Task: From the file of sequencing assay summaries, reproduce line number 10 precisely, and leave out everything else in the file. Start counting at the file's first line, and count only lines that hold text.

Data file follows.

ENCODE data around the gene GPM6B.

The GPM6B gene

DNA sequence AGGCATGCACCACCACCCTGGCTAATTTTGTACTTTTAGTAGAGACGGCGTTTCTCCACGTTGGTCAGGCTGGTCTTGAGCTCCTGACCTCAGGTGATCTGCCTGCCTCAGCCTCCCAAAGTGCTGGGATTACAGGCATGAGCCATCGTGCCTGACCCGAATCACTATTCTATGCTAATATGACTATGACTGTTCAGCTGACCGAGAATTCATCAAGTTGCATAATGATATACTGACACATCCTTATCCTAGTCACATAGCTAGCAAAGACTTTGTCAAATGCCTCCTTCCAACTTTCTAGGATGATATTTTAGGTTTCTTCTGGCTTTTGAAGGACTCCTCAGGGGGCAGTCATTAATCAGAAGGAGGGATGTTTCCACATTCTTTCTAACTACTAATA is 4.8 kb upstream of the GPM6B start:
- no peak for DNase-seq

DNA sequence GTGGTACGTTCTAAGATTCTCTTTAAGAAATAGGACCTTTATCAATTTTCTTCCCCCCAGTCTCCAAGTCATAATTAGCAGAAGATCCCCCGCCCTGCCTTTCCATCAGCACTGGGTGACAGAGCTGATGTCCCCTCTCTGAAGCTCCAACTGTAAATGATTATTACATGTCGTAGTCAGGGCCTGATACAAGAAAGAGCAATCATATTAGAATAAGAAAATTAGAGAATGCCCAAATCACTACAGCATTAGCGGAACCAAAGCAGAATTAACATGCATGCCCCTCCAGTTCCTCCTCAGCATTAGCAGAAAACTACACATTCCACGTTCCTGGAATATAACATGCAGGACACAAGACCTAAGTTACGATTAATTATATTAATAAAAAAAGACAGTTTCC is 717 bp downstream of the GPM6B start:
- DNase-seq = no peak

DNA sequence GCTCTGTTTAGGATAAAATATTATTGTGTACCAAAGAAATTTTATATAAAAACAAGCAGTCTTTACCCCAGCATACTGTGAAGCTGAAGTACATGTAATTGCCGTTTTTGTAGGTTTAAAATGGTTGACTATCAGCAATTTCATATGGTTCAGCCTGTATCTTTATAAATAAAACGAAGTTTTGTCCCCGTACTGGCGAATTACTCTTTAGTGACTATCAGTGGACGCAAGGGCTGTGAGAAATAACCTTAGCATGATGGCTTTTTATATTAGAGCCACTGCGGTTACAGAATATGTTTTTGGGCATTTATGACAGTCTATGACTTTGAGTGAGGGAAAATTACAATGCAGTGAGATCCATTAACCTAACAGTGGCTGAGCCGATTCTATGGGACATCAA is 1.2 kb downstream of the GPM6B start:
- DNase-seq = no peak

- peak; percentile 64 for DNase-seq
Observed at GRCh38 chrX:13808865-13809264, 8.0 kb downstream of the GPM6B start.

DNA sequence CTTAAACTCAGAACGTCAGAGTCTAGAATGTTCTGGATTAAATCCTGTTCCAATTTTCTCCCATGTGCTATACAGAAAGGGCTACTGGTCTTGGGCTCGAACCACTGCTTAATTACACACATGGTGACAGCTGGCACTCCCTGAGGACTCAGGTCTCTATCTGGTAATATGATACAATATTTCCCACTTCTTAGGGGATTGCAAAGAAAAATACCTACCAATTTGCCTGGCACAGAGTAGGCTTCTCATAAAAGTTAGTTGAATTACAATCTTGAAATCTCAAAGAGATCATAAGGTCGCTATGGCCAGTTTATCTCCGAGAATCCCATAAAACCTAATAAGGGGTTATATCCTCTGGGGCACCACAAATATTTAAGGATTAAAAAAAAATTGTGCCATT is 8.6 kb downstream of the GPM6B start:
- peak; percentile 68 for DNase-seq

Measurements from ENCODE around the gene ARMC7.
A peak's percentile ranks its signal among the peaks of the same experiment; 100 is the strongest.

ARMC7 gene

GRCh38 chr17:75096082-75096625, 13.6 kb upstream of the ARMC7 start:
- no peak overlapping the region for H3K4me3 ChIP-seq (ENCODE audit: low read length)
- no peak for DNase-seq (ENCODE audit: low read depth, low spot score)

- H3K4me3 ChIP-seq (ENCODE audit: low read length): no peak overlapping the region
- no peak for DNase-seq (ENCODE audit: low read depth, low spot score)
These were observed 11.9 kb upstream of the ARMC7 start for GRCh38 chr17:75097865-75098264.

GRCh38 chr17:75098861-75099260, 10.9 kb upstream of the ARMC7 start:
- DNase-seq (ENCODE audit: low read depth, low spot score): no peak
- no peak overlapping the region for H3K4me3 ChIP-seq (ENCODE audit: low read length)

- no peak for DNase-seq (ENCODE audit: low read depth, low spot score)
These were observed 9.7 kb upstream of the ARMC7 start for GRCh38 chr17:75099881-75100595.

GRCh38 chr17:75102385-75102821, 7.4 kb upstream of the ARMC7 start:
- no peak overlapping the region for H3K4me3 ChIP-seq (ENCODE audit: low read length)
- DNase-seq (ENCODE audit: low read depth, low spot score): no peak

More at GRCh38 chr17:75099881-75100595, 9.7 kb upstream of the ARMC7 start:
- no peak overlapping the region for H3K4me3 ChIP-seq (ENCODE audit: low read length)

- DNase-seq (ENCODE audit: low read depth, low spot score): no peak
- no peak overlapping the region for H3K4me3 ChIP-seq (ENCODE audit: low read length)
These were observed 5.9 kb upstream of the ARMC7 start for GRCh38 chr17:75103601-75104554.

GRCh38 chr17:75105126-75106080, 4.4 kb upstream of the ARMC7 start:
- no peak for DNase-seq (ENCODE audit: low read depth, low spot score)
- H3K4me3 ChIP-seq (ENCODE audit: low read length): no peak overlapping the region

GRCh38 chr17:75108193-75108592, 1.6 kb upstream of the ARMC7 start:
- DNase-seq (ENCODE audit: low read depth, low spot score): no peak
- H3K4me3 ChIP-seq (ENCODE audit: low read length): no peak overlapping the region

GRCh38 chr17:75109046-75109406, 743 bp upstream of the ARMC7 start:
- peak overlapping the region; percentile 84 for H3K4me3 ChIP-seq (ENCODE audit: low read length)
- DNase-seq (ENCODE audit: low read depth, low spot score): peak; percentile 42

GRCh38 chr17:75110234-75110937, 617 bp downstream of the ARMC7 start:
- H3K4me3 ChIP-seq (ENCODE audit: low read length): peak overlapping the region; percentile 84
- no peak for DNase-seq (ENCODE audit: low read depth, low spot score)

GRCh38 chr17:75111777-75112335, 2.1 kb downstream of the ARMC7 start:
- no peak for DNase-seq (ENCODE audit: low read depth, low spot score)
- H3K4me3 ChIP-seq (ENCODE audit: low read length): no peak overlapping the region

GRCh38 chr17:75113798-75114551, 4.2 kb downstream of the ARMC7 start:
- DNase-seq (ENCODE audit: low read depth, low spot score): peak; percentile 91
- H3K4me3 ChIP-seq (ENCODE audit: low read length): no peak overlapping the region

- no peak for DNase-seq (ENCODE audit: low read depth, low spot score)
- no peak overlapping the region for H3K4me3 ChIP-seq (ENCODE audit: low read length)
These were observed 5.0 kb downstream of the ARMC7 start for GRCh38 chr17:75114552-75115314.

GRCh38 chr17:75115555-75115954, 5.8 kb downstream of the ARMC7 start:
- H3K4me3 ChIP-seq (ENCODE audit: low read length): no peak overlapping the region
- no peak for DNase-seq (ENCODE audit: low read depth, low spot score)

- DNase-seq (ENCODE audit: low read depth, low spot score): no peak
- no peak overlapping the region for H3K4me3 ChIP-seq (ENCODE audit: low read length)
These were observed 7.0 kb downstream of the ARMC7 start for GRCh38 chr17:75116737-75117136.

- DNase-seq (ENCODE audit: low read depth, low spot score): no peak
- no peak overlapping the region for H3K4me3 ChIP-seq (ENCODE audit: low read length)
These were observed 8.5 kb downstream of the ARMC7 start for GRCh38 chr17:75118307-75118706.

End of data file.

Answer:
Observed at GRCh38 chrX:13808865-13809264, 8.0 kb downstream of the GPM6B start.